Children’s ophthalmologists are actively involved in research that is shaping the way eye disorders like Duane syndrome are detected and treated around the world. And, since Children’s is Harvard Medical School’s primary teaching hospital for pediatrics and pediatric ophthalmology, our doctors are also training the next generation of clinicians and clinical scientists. 

Our team treats each person with Duane syndrome with a patient-focused, family-centered approach, drawing from the extensive multidisciplinary expertise within our Department of Ophthalmology and across the hospital.

Although we are known for our science-driven approach to medicine, we always remember that every patient is, first and foremost, an individual. Our team of professionals will create a customized treatment plan for specific symptoms and circumstances — and we’ll include you and your family at every step of the way. 

Duane Syndrome | Symptoms and Causes

What causes Duane syndrome?

Duane syndrome occurs when the sixth cranial nerve—the nerve originating in the brainstem that controls the movements of the lateral rectus muscle — either doesn’t develop at all, or doesn’t work properly.

If there is no nerve to carry the signal from the brain to the muscle:

  • It is like having no wire between the light switch and the light bulb – nothing happens.
  • Instead, the nerve that is supposed to control the opposite muscle, the medial rectus muscle, sends an extra branch to activate the lateral rectus muscle.

But with this jumbled wiring:

  • The lateral rectus muscle tries to pull the eye outward when the brain is telling the medial rectus muscle pull the eye inward.
  • As a result, the two muscles end up in a tug of war that causes the eye to retract partially into the eye socket as the medial rectus muscle overcomes the lateral rectus muscle to pull the eye inward.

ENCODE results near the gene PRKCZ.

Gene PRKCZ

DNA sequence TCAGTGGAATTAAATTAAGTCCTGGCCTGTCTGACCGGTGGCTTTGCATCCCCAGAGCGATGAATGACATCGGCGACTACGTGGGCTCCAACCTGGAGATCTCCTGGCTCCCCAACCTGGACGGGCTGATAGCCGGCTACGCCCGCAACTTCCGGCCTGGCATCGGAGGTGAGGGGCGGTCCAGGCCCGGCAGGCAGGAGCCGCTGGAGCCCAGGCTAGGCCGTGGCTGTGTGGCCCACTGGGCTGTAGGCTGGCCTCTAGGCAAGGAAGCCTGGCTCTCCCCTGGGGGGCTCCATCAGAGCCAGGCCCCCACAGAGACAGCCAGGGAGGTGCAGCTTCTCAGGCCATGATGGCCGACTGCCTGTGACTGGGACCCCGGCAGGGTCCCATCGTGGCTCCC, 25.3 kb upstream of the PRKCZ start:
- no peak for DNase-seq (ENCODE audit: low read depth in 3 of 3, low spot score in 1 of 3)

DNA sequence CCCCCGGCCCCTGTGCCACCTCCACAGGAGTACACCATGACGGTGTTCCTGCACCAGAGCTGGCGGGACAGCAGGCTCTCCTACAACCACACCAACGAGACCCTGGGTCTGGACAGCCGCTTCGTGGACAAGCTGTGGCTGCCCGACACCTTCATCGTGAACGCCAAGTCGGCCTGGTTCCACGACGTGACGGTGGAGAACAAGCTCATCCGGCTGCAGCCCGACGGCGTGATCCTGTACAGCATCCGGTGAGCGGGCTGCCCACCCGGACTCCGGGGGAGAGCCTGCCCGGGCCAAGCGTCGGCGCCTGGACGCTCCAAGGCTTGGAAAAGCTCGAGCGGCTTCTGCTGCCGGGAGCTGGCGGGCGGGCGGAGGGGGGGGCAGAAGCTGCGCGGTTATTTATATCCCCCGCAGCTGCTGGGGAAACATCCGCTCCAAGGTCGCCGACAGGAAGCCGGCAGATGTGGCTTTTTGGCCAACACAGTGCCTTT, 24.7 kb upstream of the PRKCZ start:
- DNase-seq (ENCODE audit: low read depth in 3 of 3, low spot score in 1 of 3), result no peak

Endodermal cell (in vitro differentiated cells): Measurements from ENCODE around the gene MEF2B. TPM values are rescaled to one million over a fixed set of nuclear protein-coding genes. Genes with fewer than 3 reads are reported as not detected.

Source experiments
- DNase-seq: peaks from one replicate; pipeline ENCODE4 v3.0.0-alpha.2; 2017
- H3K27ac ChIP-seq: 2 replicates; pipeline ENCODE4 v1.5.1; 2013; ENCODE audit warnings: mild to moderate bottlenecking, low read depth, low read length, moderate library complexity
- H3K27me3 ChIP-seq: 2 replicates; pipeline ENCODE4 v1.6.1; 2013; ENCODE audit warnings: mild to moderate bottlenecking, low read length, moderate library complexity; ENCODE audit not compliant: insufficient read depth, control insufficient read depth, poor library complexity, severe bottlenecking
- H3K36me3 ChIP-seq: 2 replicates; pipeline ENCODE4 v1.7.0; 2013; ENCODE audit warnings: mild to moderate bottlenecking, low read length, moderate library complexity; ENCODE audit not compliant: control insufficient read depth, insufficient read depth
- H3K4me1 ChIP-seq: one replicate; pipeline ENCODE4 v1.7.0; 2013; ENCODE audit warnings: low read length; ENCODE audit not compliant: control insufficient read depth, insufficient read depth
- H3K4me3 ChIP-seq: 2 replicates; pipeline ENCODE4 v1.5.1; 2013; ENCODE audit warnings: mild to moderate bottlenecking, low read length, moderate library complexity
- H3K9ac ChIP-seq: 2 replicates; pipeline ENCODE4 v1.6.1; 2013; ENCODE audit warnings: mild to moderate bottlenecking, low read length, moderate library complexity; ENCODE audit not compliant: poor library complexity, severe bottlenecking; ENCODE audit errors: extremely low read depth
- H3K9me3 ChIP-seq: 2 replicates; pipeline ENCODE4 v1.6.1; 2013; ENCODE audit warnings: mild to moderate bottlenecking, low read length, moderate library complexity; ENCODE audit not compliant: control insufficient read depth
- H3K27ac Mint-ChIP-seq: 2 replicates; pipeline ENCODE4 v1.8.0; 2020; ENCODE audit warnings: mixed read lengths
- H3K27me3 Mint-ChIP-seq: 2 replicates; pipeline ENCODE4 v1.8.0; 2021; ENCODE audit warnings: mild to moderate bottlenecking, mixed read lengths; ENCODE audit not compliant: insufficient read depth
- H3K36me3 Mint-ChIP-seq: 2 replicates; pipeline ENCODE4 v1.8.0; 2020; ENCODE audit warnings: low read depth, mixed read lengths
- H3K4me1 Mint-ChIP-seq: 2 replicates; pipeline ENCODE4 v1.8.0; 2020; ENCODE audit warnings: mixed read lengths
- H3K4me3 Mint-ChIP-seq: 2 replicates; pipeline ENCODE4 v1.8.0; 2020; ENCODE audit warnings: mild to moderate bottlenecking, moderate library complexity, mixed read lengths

• This is why some people call the condition “Duane retraction syndrome,” and retraction of the eye during attempted inward movement is the hallmark of the diagnosis.

In some people, the lateral rectus muscle overcomes the medial rectus muscle in the tug of war, and the eye can move outward but not inward (Duane syndrome Type II). In other cases, neither the lateral nor the medial rectus muscle dominates, and the eye does not move well either inward or outward (Duane syndrome Type III.) 

Children with Duane syndrome are born with the disorder. However, it might not become readily apparent until the child grows older and starts demonstrating difficulty with vision or an abnormal head turn to the side. Most cases of Duane syndrome are diagnosed by age 10. 

Ninety percent of children with Duane syndrome have no family history of the disorder. About 5 percent of people with Duane syndrome have a parent with Duane syndrome (dominant inheritance). Here at Children's, our research team has discovered the CHN1 mutation in patients with dominantly inherited Duane syndrome. There is currently no test available that can detect a genetic marker for the disorder, except for the CHN1 genetic test when Duane syndrome affects more than one generation in a family.